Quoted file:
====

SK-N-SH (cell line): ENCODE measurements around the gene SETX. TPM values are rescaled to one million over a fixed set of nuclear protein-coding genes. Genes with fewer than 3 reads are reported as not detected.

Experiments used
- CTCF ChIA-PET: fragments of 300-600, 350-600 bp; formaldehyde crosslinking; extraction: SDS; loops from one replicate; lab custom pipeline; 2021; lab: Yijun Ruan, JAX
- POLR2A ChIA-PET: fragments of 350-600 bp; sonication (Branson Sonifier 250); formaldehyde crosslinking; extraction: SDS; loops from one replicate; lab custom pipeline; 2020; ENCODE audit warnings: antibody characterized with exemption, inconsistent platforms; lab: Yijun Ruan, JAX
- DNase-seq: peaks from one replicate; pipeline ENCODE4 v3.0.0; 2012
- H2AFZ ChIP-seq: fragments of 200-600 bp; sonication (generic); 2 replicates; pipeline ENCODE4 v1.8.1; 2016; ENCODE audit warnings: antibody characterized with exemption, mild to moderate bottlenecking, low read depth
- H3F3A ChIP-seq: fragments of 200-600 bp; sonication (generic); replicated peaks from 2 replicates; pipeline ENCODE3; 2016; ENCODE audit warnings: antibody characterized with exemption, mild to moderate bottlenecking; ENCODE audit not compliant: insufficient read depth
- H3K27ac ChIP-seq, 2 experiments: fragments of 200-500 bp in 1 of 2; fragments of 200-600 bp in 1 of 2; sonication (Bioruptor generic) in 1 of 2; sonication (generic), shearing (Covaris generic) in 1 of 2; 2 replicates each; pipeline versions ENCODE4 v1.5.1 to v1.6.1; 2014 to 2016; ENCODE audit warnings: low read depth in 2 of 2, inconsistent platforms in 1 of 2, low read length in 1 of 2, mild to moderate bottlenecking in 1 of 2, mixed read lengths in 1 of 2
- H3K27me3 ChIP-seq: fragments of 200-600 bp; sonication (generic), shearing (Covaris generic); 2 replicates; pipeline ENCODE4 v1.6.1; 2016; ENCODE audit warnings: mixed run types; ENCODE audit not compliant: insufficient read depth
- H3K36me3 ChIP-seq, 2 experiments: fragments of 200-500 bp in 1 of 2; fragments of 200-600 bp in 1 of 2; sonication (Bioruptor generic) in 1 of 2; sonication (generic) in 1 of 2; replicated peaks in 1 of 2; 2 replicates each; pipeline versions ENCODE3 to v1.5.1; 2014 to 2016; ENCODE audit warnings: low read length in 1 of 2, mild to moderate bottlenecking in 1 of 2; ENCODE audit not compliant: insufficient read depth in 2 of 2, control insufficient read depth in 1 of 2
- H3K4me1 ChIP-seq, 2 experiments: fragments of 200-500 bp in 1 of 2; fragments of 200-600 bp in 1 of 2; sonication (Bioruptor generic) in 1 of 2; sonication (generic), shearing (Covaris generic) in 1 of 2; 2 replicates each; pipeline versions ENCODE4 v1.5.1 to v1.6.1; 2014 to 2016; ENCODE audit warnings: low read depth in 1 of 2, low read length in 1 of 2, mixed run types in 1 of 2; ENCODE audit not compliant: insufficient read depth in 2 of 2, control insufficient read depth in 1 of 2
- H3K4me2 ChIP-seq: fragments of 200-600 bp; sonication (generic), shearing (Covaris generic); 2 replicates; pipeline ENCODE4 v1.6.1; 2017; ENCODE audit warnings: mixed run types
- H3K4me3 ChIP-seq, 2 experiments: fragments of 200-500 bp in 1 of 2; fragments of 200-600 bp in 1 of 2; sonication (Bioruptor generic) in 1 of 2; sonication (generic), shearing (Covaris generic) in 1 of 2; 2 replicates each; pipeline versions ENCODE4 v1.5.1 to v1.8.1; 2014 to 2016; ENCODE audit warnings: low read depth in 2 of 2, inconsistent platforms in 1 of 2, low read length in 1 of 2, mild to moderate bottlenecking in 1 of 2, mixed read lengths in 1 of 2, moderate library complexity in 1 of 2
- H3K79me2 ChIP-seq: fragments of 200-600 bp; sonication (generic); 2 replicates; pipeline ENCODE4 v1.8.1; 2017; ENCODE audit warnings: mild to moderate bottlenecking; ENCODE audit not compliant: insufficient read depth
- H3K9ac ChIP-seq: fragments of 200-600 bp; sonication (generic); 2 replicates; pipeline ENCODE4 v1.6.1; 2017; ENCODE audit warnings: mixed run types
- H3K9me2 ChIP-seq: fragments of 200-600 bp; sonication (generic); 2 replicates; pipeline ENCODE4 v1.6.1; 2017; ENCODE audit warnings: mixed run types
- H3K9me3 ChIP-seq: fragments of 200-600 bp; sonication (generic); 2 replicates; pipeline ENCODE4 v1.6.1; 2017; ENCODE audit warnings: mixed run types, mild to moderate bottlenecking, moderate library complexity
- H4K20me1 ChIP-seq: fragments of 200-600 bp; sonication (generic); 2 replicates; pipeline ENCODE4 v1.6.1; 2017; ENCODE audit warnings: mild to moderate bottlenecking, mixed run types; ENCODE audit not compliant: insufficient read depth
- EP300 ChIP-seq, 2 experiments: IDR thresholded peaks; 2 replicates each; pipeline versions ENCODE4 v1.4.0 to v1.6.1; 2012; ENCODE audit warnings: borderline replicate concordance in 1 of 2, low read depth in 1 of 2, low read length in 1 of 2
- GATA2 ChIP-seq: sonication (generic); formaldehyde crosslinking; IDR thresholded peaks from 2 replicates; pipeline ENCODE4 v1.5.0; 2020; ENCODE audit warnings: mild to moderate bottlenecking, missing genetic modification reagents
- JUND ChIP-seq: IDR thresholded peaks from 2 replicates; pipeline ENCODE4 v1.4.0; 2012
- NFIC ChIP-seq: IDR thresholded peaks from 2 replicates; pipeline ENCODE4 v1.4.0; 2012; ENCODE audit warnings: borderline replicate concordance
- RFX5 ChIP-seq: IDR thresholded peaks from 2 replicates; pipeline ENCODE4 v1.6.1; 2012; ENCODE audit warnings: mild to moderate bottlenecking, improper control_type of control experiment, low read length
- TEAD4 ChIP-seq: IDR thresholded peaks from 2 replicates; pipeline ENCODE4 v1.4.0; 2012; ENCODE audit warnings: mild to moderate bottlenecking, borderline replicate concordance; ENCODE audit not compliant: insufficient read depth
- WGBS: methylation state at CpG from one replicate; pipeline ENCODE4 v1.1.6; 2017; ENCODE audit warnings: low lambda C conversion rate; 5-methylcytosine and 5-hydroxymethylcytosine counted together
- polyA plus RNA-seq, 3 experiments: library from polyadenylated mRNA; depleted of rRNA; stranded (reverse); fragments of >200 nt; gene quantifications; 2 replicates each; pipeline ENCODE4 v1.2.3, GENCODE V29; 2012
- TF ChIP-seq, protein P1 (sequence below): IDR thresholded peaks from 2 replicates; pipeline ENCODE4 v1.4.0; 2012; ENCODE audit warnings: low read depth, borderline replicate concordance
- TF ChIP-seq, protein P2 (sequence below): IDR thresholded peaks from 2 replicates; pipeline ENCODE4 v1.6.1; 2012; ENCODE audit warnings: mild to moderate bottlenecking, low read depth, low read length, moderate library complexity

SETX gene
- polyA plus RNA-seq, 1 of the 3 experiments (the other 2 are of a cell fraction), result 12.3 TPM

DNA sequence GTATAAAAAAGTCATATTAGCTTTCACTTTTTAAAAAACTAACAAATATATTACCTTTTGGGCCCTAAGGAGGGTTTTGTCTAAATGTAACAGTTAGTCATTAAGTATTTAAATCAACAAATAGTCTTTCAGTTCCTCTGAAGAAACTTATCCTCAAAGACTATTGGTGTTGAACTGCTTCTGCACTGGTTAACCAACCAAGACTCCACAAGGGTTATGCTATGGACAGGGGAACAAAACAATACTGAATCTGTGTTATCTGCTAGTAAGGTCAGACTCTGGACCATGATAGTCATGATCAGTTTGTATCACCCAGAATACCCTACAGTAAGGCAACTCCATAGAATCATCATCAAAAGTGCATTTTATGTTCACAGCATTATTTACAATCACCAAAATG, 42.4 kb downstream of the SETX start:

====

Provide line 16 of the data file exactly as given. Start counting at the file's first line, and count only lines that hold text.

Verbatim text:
- H3K9me2 ChIP-seq: fragments of 200-600 bp; sonication (generic); 2 replicates; pipeline ENCODE4 v1.6.1; 2017; ENCODE audit warnings: mixed run types